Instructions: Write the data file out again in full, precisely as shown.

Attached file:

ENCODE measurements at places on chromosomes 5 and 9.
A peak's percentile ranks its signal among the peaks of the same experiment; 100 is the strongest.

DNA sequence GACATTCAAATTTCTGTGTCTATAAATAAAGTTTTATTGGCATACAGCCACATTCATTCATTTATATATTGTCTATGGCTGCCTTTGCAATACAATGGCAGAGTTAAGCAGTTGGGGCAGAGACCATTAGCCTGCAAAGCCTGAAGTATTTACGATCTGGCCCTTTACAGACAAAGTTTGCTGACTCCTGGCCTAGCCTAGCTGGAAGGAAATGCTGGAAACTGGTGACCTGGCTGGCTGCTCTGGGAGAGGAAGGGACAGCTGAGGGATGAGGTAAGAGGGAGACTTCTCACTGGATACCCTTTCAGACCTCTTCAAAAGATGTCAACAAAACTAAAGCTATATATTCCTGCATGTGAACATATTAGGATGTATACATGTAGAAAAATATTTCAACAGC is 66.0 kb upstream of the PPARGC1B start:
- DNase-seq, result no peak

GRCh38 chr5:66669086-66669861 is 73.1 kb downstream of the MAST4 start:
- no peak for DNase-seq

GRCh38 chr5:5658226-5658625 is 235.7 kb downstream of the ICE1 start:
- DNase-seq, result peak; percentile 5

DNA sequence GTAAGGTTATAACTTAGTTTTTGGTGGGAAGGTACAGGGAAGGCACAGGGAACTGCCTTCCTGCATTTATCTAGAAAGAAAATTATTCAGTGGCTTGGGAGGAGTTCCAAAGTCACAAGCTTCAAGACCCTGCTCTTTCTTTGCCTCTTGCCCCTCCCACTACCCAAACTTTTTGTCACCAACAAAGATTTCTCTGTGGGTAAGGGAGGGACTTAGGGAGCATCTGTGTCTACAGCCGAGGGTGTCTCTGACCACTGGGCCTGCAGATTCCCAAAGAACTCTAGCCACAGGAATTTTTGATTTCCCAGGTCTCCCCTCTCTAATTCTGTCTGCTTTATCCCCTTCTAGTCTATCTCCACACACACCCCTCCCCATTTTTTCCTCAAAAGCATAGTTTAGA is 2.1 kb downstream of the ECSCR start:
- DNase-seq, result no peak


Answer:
ENCODE measurements at places on chromosomes 5 and 9.
A peak's percentile ranks its signal among the peaks of the same experiment; 100 is the strongest.

DNA sequence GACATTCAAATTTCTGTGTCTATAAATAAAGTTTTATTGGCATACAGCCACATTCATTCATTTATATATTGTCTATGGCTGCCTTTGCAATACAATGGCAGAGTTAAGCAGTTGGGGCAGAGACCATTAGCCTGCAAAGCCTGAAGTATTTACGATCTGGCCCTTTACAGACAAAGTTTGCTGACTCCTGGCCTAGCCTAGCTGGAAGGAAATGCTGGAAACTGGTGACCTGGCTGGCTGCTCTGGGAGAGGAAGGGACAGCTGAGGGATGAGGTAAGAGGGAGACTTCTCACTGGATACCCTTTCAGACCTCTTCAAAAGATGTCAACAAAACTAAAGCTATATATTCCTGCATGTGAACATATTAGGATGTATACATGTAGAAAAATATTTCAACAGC is 66.0 kb upstream of the PPARGC1B start:
- DNase-seq, result no peak

GRCh38 chr5:66669086-66669861 is 73.1 kb downstream of the MAST4 start:
- no peak for DNase-seq

GRCh38 chr5:5658226-5658625 is 235.7 kb downstream of the ICE1 start:
- DNase-seq, result peak; percentile 5

DNA sequence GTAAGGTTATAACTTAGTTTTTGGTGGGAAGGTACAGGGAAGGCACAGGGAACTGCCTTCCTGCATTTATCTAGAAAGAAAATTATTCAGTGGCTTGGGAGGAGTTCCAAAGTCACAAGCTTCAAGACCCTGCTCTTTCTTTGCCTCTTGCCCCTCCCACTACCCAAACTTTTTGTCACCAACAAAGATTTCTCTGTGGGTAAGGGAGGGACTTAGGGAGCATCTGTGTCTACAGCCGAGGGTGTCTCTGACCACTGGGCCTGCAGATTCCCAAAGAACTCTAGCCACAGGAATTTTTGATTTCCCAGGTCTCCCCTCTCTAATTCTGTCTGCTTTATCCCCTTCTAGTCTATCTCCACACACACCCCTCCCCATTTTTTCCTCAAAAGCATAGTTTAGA is 2.1 kb downstream of the ECSCR start:
- DNase-seq, result no peak